Miami is making me lose faith in the universe — and the Boston Celtics

Game 1 of the Eastern Conference Finals was a classic Miami win, but it made me think about some really big Boston Celtics questions, and I don't like it (Photo by Adam Glanzman/Getty Images)
Game 1 of the Eastern Conference Finals was a classic Miami win, but it made me think about some really big Boston Celtics questions, and I don't like it (Photo by Adam Glanzman/Getty Images) /

On Monday, I wrote that Jayson Tatum forced me to believe in the Boston Celtics. And on Wednesday, I wrote my mock prediction of how the Miami Heat can win games during this Eastern Conference Finals despite a wildly less talented roster, which is exactly what happened.

And today I’m writing about how the Heat have somehow revolutionized winning NBA playoffs games through the most maddening witchcraft imaginable. Woohoo.

I’m hardly surprised, not confused whatsoever, and not even really that angry, since that was maybe the most predictable loss in NBA Playoff history. A solid first half was inevitable, since before anyone gets settled, the better players generally…play better. Good energy, solid shooting, and nice aggressiveness overall.

But then a rare condition began spreading through the Celtics roster, known academically as M.H.I.S.S (Miami-Heat-Induced-Shell-Shock), and colloquially as playing as though one has never been in a big game in one’s life, despite literally playing in a Game 7 three days earlier.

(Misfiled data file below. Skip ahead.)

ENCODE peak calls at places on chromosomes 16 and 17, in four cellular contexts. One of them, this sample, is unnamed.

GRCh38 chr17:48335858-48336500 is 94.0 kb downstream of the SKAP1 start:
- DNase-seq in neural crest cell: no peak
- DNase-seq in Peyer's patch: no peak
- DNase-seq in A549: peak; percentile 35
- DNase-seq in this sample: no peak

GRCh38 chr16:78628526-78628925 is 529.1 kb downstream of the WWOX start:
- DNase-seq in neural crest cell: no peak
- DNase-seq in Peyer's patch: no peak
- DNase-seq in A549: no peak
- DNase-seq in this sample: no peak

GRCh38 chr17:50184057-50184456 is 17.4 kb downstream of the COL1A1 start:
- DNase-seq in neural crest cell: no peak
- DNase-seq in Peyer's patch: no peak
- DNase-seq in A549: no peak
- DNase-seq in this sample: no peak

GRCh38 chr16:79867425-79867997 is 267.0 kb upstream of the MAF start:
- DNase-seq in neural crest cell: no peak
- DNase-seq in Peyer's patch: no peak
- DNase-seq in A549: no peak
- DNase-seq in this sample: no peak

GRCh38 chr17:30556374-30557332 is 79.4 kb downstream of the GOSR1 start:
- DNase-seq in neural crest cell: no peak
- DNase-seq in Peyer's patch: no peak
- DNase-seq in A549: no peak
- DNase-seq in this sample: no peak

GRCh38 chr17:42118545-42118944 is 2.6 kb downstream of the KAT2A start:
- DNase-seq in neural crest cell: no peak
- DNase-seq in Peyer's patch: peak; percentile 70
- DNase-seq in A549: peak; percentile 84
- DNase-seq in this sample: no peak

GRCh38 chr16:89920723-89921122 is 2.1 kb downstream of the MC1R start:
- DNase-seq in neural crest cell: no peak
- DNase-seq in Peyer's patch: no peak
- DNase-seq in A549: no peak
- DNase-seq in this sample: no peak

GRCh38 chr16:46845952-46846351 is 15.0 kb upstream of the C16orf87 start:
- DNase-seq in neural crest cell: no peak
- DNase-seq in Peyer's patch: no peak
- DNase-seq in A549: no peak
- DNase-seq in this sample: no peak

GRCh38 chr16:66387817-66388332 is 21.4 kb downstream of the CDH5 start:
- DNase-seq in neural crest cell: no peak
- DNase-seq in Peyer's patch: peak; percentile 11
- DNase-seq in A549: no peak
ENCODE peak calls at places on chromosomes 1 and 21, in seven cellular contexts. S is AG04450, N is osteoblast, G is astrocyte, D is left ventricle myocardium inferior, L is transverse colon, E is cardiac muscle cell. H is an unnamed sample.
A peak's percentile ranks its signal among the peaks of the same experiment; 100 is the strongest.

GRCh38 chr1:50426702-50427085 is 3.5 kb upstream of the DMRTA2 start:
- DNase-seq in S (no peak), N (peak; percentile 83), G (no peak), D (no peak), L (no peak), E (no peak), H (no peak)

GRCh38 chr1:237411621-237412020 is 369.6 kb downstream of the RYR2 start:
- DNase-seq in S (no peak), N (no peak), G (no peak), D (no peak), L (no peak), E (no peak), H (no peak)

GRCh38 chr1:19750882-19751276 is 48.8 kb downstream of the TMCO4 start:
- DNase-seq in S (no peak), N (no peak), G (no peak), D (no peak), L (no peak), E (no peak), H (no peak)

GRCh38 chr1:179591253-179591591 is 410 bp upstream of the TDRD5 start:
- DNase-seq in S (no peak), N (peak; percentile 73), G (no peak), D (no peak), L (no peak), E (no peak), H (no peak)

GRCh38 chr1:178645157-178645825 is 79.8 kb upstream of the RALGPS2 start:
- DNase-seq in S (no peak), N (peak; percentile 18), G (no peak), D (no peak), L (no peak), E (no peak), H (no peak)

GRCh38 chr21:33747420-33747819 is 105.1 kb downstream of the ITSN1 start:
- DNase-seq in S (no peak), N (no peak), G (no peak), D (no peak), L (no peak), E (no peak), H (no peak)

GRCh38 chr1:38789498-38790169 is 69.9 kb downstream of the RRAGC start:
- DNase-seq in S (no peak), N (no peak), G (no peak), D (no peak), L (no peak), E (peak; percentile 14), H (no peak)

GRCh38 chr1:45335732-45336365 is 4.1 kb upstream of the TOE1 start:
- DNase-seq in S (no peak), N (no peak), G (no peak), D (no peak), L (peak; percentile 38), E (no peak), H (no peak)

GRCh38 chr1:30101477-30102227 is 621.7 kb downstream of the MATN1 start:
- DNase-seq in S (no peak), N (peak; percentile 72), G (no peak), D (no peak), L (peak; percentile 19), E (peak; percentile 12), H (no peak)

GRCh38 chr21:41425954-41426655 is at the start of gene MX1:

These playoffs, both the Milwaukee Bucks and the New York Knicks have already succumbed to severe cases of M.H.I.S.S, who were understandably confused and discombobulated about how a roster of undrafted role players and cast-offs can shoot 51% from deep and score 45 entire points in one quarter of NBA basketball like they did last night.

The nine-point first-half lead was eaten for breakfast. Suddenly down by 12 entering the fourth quarter, the Celtics’ upper hand was now six feet underground in the hole the Heat kindly dug for them, but that’s hardly an insurmountable lead to come back from—especially since the C’s have eight of the top-10 players in this series—right? …Right guys?

It certainly shouldn’t be insurmountable, but the Heat do not operate in the realm of what should and should not be possible. In fact, I am starting to think that Pat Riley can bend spacetime to force 3-point shots to go in and that Jimmy Butler can teleport considering how many passing lanes he jumps. Actually, this whole basketball team might be a referendum on the rule of logic and the laws of physics in the universe, and I might be losing my mind.

The Boston Celtics mailed in a completely pedestrian second half after an electric first two quarters, and Tatum put together another I-have-no-idea-how-he-has-30-points game, complete with a trademark 1000-yard stare and two game-killing travels within the last three minutes. After scoring 51 points on this exact same parquet floor three days ago, he was completely Jedi Mind Tricked, suddenly afraid to shoot the basketball.